The Model United Nations isn’t new to campus, but may be new to some students this year.
The Model UN class and club are geared toward informing students on the policies, issues and customs of different countries across the globe. Students take the year to research their given countries and act as delegates to that country at the Mid-West Model UN conference in the spring.
Over 20 students participate in the Model UN on campus, and that number will probably rise, according to one-year graduate student Erin Frownfelter, graduate assistant at the Center for Civic Leadership.
The Model UN, which was once in the Political Science department, was transferred to the Center for Civic Leadership last year and is now under the direction of Curt Brungardt, director of the CCL.
“Basically, it’s an organization and a class that helps people understand the current events of the world and you kind of get an international mindset,” Frownfelter said.
“You have to do research for a different country. You have to find out different areas of their current events. We get assigned a few different countries from the United Nations organization that we go through. Right now, Fort Hays is assigned to Morocco and Iran.”
Members of the Model UN are then assigned a committee to research topics every nation has to deal with. Those topics can vary from atomic energy to immigration issues in the country. Not only do students come prepared with extensive research, they also take on the role of a member of the country in more ways than one.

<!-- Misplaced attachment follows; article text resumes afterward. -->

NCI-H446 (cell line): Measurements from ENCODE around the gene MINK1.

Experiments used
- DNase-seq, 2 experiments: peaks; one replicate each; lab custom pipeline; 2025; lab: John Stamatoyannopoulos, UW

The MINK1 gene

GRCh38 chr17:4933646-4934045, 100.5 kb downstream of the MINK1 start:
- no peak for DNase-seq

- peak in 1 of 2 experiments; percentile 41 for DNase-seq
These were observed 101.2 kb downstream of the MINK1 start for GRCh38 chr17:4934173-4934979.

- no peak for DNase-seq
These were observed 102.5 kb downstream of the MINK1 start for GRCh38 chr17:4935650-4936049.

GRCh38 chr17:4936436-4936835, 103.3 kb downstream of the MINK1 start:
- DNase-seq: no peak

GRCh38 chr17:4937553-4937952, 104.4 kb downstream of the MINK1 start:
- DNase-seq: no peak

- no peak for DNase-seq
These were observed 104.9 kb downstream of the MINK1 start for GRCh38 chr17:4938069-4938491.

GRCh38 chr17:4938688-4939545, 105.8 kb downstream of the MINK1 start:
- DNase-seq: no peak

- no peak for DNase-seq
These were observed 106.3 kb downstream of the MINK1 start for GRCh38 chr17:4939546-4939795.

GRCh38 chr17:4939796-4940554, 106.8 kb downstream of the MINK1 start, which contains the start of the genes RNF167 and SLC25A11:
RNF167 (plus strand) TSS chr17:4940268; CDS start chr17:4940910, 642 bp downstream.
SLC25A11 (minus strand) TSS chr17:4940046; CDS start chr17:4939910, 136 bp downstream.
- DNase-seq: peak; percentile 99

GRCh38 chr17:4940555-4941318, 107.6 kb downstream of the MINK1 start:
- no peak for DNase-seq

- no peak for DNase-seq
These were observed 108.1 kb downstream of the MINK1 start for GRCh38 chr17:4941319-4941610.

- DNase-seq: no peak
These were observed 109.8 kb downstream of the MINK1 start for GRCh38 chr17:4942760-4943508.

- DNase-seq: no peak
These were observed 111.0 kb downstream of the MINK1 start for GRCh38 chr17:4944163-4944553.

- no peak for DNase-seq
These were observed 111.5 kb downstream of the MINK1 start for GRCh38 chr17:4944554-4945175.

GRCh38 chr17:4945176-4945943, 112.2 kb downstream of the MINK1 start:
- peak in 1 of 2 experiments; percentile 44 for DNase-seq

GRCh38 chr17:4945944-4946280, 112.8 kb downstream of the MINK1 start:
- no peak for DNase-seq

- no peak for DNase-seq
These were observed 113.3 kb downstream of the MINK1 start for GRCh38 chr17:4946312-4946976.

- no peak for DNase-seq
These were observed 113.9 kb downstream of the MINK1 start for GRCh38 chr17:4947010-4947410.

“We get together twice a week, and you work with a group the whole semester. You talk about what you have been assigned to. There will be a group of students that are assigned to Iran,” Frownfelter said.
“Basically, all semester to prepare yourself, you act like you’re from Iran. When you get to the conference in St. Louis, you have to act like a delegate from that country, like United Nations works. There are kids from all over the country who are representing a different country, and they all have to act like they are from that country.”
The fourth day, the all-expenses-paid conference challenges over 60 schools’ students to debate and discuss different aspects of their country, with students who may not disagree, but for most, the experience is rewarding.
“There’s all kinds of interaction with other people, and you have to work together to pass and create resolutions to the biggest issues that your country is creating.” Frownfelter said.
Frownfelter said the class and club’s main goal is to inform students on international relations and equip them with the knowledge to succeed in St. Louis in February, and having that knowledge is important for anyone to have.
“I think it’s important because it really teaches you to be more aware, not just here in Hays, but around the world. Not a lot of people understand that it’s important to have a global knowledge of current events, so I think it’s important for people to broaden their horizons,” Frownfelter said.
To get dates on meeting times, class times or to join the Model UN, contact Erin Frownfelter in the Center for Civic Leadership at 785-628-4312.